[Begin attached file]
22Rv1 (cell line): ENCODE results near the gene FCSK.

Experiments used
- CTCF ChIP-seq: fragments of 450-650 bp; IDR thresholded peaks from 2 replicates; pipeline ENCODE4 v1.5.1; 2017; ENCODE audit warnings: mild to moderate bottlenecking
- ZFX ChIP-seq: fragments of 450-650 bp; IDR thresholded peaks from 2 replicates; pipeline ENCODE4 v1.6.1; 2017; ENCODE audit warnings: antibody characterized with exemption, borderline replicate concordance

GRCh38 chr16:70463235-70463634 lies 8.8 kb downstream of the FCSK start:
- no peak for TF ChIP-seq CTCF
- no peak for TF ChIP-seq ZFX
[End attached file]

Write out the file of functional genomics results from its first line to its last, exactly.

22Rv1 (cell line): ENCODE results near the gene FCSK.

Experiments used
- CTCF ChIP-seq: fragments of 450-650 bp; IDR thresholded peaks from 2 replicates; pipeline ENCODE4 v1.5.1; 2017; ENCODE audit warnings: mild to moderate bottlenecking
- ZFX ChIP-seq: fragments of 450-650 bp; IDR thresholded peaks from 2 replicates; pipeline ENCODE4 v1.6.1; 2017; ENCODE audit warnings: antibody characterized with exemption, borderline replicate concordance

GRCh38 chr16:70463235-70463634 lies 8.8 kb downstream of the FCSK start:
- no peak for TF ChIP-seq CTCF
- no peak for TF ChIP-seq ZFX